Could You Buy and Pay for Your Next Car Online? New Platform Launches
More and more businesses have moved online or added ecommerce options since the advent of the internet, but the automotive industry has never gone all the way on this. Never, that is, until the beginning of this year when Peugeot introduced its new online service, Order Online By Peugeot.
This service allows users to purchase a car completely online, picking out a finish, trim, and factory fitted extras to their liking, choosing financing options and even setting up part exchange, all completely online. Once the purchase is finalised that car can be delivered or picked up at the customer’s convenience.
Other manufacturers have had systems that allow customers to pick out options for their cars for a long time now, but they have always required that certain steps be carried out in person at a dealership. Peugeot is the first company to make every step of the process available online. In a way, the new service is like a home based version of their sister brand DS’s boutique experiences.
This is an exciting new step for the industry as a whole, but is it a viable one? Will online car shopping ever truly take off?
Well, Will It?
Some customers might be wary, after all nothing feels quite as official as signing a physical contract out in meat space, but many others will already be so used to carrying out most of the process through an online platform that this will just feel like a natural evolution, so it will come as no surprise if other manufacturers launch similar services in the near future. They’ll have some catching up to do though—Peugeot’s offering was in development for three years before it launched at the beginning of 2017.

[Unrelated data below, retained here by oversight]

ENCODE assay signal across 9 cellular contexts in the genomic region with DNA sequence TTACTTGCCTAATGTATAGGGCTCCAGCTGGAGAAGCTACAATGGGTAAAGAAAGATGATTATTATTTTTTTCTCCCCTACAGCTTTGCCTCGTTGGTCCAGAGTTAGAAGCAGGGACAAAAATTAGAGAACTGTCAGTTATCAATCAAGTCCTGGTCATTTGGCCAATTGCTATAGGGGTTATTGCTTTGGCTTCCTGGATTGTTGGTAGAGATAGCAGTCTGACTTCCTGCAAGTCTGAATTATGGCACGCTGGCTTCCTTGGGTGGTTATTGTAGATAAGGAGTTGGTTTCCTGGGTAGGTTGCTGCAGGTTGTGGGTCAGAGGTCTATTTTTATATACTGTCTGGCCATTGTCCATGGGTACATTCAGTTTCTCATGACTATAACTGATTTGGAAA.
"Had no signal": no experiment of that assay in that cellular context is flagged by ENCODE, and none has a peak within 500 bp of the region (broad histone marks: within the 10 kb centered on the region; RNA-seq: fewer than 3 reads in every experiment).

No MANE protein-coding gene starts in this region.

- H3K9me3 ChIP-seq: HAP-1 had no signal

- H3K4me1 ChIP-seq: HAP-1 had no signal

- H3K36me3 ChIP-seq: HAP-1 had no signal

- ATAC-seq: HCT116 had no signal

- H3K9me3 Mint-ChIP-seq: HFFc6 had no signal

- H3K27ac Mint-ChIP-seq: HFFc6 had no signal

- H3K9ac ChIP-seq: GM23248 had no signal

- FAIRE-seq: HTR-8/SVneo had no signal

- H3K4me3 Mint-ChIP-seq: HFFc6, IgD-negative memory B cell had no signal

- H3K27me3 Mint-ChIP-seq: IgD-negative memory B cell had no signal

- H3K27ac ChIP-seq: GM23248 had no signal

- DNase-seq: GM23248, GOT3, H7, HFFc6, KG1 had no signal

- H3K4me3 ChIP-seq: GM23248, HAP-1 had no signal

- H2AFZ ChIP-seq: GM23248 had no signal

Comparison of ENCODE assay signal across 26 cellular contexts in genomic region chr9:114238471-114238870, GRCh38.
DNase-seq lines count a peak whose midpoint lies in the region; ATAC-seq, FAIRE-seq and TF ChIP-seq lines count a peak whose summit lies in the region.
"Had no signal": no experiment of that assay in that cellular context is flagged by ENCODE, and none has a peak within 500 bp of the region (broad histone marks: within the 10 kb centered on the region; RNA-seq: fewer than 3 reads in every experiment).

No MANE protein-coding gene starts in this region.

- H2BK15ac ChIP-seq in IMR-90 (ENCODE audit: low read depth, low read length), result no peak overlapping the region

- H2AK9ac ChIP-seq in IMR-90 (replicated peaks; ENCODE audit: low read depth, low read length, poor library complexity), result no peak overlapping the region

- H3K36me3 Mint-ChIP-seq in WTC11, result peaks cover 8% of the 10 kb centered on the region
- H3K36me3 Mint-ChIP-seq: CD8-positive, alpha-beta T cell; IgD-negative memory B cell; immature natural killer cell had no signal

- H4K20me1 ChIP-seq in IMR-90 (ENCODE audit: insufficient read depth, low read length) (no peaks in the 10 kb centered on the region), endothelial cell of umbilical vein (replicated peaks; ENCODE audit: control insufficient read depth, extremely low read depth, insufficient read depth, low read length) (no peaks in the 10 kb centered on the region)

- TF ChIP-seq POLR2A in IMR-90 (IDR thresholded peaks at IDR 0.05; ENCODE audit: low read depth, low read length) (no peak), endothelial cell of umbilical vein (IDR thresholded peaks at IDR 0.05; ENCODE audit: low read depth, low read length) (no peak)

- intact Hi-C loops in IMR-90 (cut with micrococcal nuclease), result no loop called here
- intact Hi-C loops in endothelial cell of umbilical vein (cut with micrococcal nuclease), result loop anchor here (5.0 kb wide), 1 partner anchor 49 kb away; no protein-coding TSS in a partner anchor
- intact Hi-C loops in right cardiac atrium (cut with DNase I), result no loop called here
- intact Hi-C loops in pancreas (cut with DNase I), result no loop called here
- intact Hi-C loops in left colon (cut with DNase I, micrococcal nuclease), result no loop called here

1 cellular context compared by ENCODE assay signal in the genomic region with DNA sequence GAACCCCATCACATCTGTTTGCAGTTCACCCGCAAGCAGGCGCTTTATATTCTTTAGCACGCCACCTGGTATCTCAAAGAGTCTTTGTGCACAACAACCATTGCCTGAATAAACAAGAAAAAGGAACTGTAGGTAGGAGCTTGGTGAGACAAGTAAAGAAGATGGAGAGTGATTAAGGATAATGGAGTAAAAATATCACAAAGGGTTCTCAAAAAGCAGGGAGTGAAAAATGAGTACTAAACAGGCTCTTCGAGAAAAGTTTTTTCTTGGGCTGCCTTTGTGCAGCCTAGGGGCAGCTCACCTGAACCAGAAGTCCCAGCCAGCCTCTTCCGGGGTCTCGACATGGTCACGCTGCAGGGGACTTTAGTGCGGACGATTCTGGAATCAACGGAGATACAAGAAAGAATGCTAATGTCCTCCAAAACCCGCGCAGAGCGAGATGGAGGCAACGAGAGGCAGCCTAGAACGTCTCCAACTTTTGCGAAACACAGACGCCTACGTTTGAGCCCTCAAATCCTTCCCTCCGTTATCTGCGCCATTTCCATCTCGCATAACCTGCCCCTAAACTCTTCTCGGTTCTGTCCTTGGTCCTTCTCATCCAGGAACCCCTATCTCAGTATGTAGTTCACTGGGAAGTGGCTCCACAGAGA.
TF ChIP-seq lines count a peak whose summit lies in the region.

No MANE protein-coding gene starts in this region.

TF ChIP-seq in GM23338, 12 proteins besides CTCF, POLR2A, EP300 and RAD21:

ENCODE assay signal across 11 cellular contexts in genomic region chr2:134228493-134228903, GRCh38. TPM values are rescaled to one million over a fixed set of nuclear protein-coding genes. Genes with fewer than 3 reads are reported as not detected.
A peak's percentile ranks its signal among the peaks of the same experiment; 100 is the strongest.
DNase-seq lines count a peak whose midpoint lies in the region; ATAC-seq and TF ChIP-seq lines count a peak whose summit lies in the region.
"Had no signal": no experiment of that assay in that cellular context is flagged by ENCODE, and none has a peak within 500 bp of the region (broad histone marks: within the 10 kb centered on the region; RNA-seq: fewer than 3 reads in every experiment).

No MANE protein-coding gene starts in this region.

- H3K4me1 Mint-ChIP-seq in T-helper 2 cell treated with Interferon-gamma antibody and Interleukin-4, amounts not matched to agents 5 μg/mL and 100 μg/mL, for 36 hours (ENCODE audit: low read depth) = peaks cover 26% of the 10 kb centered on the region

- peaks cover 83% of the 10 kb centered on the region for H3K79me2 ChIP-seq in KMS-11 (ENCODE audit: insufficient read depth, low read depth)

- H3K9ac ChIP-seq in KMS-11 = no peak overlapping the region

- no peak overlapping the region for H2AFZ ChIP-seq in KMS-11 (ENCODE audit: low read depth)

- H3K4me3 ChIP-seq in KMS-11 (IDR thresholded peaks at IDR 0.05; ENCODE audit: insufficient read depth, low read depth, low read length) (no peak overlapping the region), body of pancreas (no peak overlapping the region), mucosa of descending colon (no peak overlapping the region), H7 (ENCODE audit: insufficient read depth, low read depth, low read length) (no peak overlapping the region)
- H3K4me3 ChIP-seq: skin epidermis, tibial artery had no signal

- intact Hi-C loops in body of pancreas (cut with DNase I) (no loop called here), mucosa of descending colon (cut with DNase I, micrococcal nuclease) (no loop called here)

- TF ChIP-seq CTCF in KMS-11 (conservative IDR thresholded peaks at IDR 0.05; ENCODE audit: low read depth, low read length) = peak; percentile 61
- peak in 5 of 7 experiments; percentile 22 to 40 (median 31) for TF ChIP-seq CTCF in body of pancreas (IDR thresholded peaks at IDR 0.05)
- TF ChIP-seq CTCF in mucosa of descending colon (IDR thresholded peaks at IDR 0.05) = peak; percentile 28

The market might be slow to start, but once people are used to the idea—and the modern shopper is nothing if not adaptable to new ways of doing things—sales are likely to pick up quickly, so we expect this to be just another way of buying a car within a few years.
What Does This Mean for Traditional Dealerships?
It would be easy to predict that this is the death knell for regular dealerships, and that they will suffer the fate of so many high street stores outcompeted by online outlets, but a car is a big purchase. Many customers will be eager to test drive their cars, and the used car market will not go anywhere as long as there are first time drivers and other thrifty folk out there.
However they’re affected, we can be sure they’ll never completely go away, though they might change to adapt to the new marketplace.